Writing in Gothamist, Max Rivlin-Nadler reports
that the trial of Peter Liang, the rookie NYPD officer who shot and killed unarmed 28-year-old Akai Gurley in the stairwell of a Brooklyn housing project in 2014, is being ignored by the Patrolmen's Benevolent Association (PBA).
Liang and his partner were patroling the stairwells of the Pink Houses housing project on November 20, 2014, in direct defiance of a superior officer's instructions to not patrol in "verticals." With his gun in one hand and a flashlight in the other, Liang was spooked by the sound of Gurley entering the stairwell from the floor below. Liang's lawyers are blaming the shooting on a defective trigger.
In the crucial moments following the shooting, Liang was "incoherent," "panicked," and more concerned that he was going to lose his job than he was in assisting the gravely wounded man he shot. During that time, he reportedly texted his union representative and neither he nor his partner could accurately provide the address of the building they were in.
These are all examples of indefensible behavior, one that any union interested in accountability would distance itself from. Rivin-Nadler's article correctly notes that PBA president Patrick Lynch "rarely misses an opportunity to grandstand" and that the lack of a stalwart union presence at Liang's trial presents a "stark difference from previous police misconduct trials, where the PBA has put itself directly in the spotlight to broadcast its steadfast faith in the near total infallibility of police officers."
Rivlin-Nadler then suggests the lack of a union presence might have something to do with the fact that Liang is Asian-American:
The PBA's lack of support has created a perception among Liang's supporters that the city's largest police union would not be treating a white police officer accused of the same crimes in this manner. After a grand jury declined to indict NYPD Officer Daniel Pantaleo for fatally choking Staten Island resident Eric Garner, Pat Lynch called Pantaleo "the model of what we want a police officer to be."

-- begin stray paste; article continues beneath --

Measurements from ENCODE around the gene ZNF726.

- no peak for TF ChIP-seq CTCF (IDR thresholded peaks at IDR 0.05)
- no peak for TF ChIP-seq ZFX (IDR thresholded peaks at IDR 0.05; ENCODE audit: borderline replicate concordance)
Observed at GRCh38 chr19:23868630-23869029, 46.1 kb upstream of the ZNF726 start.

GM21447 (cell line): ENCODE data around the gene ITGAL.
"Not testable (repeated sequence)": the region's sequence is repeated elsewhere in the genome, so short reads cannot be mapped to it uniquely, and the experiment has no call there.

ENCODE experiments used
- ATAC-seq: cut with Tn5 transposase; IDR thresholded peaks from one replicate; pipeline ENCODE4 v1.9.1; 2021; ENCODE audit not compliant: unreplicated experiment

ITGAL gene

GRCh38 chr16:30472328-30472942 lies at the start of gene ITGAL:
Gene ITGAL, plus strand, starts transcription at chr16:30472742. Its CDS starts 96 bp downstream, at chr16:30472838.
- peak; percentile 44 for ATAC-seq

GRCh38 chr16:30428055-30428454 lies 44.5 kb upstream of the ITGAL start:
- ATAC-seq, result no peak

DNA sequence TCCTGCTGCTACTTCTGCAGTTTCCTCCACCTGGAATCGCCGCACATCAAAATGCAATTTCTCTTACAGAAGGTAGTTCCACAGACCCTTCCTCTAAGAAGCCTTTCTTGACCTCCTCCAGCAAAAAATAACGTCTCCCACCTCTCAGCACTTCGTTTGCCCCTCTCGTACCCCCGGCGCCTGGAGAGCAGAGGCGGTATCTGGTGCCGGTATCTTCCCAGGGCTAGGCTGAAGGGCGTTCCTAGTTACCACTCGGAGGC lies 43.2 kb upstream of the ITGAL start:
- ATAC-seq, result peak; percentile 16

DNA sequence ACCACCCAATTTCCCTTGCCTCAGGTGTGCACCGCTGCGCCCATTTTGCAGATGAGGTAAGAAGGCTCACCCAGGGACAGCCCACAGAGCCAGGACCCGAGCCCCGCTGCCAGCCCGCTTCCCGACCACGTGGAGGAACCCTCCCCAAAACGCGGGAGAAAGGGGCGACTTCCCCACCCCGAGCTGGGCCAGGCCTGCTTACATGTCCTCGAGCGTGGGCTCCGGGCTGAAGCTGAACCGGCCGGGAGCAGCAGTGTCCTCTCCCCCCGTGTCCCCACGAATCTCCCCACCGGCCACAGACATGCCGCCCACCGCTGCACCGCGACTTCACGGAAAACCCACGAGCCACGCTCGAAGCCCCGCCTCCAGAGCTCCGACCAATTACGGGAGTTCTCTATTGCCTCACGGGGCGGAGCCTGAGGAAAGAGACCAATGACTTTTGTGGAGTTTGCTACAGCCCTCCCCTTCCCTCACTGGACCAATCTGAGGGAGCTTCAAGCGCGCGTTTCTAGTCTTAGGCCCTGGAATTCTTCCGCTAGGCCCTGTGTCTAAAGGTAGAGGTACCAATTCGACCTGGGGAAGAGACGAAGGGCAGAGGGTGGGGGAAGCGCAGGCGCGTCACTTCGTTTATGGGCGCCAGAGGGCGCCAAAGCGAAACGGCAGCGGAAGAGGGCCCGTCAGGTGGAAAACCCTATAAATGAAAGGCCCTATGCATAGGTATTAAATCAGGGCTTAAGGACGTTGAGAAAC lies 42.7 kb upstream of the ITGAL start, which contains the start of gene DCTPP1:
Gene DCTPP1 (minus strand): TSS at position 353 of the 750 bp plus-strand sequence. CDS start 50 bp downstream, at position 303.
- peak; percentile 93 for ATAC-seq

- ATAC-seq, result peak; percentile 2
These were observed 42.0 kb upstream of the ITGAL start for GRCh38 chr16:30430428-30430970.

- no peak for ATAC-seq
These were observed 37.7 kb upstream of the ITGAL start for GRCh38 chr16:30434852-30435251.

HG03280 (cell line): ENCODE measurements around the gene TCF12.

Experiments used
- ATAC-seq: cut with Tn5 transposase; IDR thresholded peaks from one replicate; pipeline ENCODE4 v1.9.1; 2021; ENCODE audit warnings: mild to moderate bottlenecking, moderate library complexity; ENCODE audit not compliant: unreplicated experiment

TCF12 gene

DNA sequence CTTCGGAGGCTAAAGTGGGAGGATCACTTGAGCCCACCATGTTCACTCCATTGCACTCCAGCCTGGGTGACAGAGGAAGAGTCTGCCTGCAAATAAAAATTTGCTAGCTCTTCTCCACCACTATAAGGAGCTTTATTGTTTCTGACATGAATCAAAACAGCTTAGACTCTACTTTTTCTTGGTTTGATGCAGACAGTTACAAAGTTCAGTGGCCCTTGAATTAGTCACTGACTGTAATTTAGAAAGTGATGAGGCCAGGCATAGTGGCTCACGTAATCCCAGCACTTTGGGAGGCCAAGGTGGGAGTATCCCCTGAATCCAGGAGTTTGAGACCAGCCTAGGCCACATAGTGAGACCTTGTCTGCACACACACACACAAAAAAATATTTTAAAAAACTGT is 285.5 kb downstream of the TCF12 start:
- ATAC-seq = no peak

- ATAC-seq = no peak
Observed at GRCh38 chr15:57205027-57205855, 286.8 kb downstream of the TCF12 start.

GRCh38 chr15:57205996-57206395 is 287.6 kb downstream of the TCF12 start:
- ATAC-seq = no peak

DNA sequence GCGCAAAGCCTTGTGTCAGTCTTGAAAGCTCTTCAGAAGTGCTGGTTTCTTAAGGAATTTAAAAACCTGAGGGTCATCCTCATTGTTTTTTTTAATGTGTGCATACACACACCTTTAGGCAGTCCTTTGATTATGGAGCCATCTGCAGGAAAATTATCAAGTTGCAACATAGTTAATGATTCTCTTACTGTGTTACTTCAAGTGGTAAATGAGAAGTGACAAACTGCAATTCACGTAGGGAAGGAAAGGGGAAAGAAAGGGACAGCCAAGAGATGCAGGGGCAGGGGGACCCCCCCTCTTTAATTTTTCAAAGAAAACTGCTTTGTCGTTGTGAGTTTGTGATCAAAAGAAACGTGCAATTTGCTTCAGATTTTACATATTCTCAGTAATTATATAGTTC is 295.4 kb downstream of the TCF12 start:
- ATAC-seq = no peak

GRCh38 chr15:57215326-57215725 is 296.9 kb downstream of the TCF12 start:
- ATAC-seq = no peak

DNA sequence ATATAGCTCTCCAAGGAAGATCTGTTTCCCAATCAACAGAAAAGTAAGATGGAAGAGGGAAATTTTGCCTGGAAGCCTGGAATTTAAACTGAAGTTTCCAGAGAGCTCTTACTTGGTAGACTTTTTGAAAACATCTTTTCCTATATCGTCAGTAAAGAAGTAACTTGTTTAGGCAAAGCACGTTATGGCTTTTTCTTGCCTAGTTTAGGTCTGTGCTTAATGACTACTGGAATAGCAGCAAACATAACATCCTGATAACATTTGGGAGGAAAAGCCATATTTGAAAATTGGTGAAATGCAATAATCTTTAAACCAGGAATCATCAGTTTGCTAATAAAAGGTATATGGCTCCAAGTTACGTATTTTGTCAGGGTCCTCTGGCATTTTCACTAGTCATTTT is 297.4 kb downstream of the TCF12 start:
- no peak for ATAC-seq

But Liang himself turned away from the union when he dismissed his PBA-provided lawyers last November after refusing to testify before a grand jury (as is the preference of police union attorneys), as well as his somewhat unusual decision to opt for a jury trial rather than a bench trial.
DNAInfo New York wrote last month:
His decision to opt for a juror trial is unusual. Police officers generally believe that a judge can remain dispassionate about the case, and that they have a better understanding of an officer's job and the subtleties of their regulations.
Prosecutors introduced into evidence the NYPD Police Student's Guide, which Liang was trained with during his time in the police academy in 2013.
Liang's new lawyers pointed out a passage from the guide, which reads in part:
Criminals, alerted to your presence through sound, would have time to escape or devise a plan, as you unknowingly walk down the stairs, for a possible ambush.
There are plenty of "teachable" moments to be gleaned from Akai Gurley's tragic death. Training new officers to prepare for an ambush and then assigning them to one of the most violent crime-afflicted housing projects in the city are choices of policy. Liang and his partner's decision to ignore their supervisor's edict to avoid stairwell patrols was a choice of practice. Liang's decision to patrol in a stairwell with his finger on the trigger of a gun was the choice that ended Gurley's life, and that choice ultimately falls on him.